Notes on Formatting Style

This section touches on some fairly religious issues, and formatting generally does not affect the quality of the code; only its appearance. Well-formatted code, however, can help readability and therefore help in debugging and reviewing. I've gone through many different formatting styles in the last couple years, and the following is a summary of my current one. Whatever your style, remember to always use the style of a file you're editing -- inconsistent style is worse than bad style.


Indent each logical block 4 spaces. Two spaces aren't enough, especially when trying visually to line up blocks. Three spaces aren't even a power of two. Eight-space tabs are fairly standard, and this indentation style is used very often, e.g., the entire UNIX kernel. One problem with 8-space tabs, however, is that you quickly find yourself running off the end of the line, especially with switch statements that take up two indentations. My current solution is to set vi's shiftwidth to 4, then use ^T and ^D to indent and unindent. Emacs users can use C mode to indent the same way. Keep vi's tabstops to 8 so that printouts come out right.

While we're on the issue, I'll say a few things that are obvious to most people. *Always* indent the lowest-level block of a function. Some people don't indent the first level (it is flush-left); not only does it make the code unreadable and functions hard to find, but programs that don't parse C code well (such as ctags(1)) often make errors and think that "while" and "for" are functions.

Also, make sure that no lines wrap around to the next line. This is not only an aesthetic issue, but wrapping causes some text to appear at the beginning of the line, which makes scanning for the beginning and end of functions more difficult.


Always put braces around blocks, even if the block is only one line long. The reasons for this are given in the first section of this document. Once that's done, there's no point in putting the open brace on the next line, so go ahead and put it on the same line. This makes the code look good both when indenting and unintending:

    if (t >= 0.0) {
	while (!done) {
I'll (very) occasionally put the block on the same line as the "if", but only if it helps readability:
  if (R > 1) { R = 1; }
  if (G > 1) { G = 1; }
  if (B > 1) { B = 1; }
is clearer than:
  if (R > 1) {
      R = 1;
  if (G > 1) {
      G = 1;
  if (B > 1) {
      B = 1;
Note that I still use braces around the block.


I always put a space between the function name and the open parenthesis. There's no specific reason for this except that I wanted to be consistent and this aired the code out a bit better. I also always put a space around operators that have lower precedence than the unary group. That is, there are no spaces around -> or "." (member-of), or around unary operators. All others are spaced out, e.g.:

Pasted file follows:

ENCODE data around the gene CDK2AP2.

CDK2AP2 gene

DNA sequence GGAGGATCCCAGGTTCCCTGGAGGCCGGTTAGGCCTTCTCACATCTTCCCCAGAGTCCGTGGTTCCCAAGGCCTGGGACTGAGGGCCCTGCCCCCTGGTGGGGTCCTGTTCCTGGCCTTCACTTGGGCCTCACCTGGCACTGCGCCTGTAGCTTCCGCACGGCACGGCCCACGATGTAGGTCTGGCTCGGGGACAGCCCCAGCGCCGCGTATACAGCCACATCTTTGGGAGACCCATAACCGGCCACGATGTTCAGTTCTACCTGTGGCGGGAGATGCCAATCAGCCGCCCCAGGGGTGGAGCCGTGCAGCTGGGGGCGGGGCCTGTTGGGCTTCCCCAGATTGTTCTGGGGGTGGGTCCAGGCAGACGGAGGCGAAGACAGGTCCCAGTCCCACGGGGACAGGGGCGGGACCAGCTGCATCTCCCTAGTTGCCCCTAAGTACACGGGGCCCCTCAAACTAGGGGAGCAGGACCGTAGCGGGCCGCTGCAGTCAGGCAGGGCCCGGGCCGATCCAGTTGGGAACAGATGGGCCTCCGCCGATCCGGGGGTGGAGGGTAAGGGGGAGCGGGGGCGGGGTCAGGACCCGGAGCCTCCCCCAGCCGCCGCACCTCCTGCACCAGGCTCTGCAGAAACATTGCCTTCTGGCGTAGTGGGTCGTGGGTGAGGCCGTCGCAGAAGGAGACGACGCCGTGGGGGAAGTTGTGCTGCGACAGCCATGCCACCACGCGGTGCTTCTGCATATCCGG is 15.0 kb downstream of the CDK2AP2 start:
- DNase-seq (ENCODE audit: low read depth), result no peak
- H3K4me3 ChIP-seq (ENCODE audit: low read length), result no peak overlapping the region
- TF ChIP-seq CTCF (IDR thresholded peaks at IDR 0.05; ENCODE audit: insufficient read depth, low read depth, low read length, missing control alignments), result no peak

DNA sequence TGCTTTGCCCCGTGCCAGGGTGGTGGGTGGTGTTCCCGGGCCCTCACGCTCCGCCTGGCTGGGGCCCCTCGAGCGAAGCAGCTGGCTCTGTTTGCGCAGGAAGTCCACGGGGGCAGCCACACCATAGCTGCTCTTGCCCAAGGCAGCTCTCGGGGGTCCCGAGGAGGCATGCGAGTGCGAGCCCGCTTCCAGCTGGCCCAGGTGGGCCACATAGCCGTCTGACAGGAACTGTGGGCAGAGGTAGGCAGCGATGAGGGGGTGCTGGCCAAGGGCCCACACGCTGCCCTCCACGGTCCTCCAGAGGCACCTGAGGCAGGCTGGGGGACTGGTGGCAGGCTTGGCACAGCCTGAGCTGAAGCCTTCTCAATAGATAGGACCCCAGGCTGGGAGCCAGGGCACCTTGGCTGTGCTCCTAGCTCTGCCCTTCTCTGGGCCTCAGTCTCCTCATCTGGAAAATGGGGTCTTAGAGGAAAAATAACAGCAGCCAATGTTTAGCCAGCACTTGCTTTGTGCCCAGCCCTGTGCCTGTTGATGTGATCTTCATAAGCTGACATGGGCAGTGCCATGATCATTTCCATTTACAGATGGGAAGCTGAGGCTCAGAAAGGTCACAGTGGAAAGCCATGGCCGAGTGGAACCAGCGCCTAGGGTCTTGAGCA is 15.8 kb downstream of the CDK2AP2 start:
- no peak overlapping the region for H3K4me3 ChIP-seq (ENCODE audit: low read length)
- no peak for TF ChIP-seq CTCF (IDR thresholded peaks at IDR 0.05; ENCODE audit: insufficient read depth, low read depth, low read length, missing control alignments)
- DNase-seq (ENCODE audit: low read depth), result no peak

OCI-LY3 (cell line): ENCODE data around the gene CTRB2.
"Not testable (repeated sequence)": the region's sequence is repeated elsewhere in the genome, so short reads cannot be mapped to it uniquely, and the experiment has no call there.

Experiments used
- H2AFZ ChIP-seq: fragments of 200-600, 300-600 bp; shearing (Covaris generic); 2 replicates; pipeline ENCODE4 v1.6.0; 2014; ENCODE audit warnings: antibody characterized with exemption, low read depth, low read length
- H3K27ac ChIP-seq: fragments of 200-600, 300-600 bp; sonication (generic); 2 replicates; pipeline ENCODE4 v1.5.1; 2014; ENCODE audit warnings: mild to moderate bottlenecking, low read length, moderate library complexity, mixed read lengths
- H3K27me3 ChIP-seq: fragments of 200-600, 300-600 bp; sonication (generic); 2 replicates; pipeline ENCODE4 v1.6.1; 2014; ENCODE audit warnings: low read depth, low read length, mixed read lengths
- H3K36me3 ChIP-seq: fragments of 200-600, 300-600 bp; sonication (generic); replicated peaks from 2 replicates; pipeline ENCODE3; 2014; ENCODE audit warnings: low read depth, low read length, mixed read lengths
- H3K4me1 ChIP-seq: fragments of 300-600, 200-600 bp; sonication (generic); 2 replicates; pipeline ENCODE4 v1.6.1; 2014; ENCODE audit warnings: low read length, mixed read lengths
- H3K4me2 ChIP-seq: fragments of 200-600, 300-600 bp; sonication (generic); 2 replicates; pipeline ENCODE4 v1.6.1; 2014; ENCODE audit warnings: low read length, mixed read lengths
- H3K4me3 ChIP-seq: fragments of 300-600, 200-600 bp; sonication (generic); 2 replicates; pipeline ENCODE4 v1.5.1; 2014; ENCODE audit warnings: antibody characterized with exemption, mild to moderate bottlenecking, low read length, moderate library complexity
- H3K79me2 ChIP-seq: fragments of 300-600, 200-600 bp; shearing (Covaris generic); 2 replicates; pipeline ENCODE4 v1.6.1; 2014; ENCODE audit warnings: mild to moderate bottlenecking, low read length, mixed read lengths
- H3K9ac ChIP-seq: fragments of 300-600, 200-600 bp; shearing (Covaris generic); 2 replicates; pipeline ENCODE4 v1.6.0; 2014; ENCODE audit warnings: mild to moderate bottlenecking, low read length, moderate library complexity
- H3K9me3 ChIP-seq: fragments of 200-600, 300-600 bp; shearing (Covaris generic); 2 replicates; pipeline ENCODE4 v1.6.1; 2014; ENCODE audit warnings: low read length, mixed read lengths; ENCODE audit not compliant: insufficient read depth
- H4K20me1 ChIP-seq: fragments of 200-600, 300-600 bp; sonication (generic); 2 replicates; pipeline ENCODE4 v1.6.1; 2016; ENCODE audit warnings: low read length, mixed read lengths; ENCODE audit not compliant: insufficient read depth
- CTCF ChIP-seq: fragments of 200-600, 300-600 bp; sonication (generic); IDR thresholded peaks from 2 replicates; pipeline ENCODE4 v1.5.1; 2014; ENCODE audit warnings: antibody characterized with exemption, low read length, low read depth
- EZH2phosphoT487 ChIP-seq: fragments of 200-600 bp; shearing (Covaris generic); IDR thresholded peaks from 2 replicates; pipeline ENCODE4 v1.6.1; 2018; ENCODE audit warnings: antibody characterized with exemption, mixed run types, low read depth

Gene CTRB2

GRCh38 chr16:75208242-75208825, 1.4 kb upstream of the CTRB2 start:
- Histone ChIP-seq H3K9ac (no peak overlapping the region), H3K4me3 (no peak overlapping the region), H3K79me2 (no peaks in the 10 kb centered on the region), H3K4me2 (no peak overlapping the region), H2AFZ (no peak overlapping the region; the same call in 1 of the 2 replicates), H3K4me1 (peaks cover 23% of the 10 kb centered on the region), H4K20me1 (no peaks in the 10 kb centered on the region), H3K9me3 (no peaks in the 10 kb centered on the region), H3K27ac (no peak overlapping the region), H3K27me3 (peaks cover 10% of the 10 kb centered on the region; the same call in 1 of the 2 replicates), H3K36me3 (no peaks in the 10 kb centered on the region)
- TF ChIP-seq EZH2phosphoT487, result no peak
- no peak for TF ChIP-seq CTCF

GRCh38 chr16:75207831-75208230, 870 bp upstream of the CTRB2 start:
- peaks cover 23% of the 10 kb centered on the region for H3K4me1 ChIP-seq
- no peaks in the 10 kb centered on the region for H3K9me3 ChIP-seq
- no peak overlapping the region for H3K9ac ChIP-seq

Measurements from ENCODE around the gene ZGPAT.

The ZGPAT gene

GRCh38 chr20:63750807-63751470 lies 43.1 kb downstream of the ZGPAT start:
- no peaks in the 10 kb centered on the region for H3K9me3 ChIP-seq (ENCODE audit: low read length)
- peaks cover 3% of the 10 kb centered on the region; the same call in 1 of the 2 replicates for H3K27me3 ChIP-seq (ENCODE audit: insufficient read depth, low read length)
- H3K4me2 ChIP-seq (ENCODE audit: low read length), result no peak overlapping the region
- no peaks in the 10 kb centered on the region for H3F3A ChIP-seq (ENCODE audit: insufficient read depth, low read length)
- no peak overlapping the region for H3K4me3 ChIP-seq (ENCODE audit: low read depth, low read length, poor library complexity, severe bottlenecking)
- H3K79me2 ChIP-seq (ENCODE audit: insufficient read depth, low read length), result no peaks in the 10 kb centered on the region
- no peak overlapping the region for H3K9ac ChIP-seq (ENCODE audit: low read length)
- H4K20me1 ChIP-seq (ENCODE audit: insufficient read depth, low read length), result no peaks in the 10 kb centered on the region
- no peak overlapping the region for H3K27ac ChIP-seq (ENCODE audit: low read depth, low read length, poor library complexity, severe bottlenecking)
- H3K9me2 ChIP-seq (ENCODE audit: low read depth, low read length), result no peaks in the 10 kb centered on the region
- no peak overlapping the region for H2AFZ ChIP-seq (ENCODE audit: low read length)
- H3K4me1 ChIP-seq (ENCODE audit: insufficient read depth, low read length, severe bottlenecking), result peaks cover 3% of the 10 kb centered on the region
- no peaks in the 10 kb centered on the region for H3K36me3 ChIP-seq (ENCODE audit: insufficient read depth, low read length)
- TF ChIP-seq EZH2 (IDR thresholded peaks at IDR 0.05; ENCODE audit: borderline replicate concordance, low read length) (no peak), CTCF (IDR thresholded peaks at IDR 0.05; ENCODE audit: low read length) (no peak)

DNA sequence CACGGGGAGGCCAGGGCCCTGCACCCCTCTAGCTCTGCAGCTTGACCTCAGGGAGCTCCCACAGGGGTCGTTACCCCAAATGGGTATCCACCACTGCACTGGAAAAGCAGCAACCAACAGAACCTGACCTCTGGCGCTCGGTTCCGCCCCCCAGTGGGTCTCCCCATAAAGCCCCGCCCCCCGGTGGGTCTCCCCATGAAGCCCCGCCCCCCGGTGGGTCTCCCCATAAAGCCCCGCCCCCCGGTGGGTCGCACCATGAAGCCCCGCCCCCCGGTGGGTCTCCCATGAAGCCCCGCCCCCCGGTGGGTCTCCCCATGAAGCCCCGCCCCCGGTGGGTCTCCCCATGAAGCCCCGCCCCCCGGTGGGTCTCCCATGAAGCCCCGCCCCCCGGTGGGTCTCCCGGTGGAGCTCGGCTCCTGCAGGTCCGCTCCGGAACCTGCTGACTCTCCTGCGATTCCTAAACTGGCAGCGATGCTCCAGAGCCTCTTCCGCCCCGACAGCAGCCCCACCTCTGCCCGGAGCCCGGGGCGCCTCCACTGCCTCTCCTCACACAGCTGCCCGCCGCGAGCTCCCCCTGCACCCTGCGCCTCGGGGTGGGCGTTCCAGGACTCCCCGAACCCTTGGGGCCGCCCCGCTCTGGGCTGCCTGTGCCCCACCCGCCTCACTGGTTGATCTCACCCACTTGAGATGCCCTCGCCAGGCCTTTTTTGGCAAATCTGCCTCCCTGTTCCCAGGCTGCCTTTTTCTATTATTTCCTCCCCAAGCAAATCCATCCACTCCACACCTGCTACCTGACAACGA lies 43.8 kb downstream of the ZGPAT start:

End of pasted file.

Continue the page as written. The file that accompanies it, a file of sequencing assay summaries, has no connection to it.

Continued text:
if (a == b || c <= d + 5) ...
I make a few exceptions to this rule, especially when it makes the appearance reflect the meaning of the code better, e.g.:
    dist = sqrt (x*x + y*y + z*z);
which I think looks cleaner and better than:
    dist = sqrt (x * x + y * y + z * z);
I don't usually put spaces immediately inside parentheses because I find this makes it harder to read:
    dist = sqrt ( x*x + y*y + z*z );
    if ( a == b || c <= d + 5 ) ...
I also line up variables names in definition sections and structure declarations, e.g.:
    int			x, y, z;
    struct blah		a, *b;
    unsigned int	i, j;
    struct point {
	int	x, y, z;
	float	r, g, b;
It's also a good idea to make good use of vertical spacing. Specifically, use one blank line between logical parts of functions and two blank lines between logical parts of source files (e.g., between functions).


For consistency, most comments should look like the Berkeley-style block:
     * This is a comment.  It can go on for a while and looks clean.
     * Even one-line comments should be written this way because they
     * stand out.  If a comment doesn't need to stand out, then it's
     * probably not worth putting in at all.
     * Several paragraphs can go in one comment.
These are easy to format with modern editors like vim. Exceptions are short descriptions of variables or structure elements:
    struct node {
	char		*name;	/* Name of customer (or NULL)	*/
	int		age;	/* Age in years			*/
	struct node	*left;	/* Pointer to left child	*/
	struct node	*right;	/* Pointer to right child	*/
and little reminders:
    xratio  =  yoffset / tanfov;       /* Yes, this is yoffset */
    yratio  = -yoffset / tanfov;
Avoid obvious comments:
     * Return an error.

    return ERROR;
Always document your data structures. The program will often explain itself once the data structures are clear.

Function declarations

Needless to say, you should always use ANSI-style function declarations. Some people write the functions this way:
    int main (
	int	argc,
	char	*argv[])
    { ...
but I still prefer this more compact form:
    int main (int argc, char *argv[])
    { ...
both because you can cut-and-paste it to the header file and because it reflects more closely the way it will look when you call it. My jury's still out on this one. The former way is better when putting in-line comments for each parameter.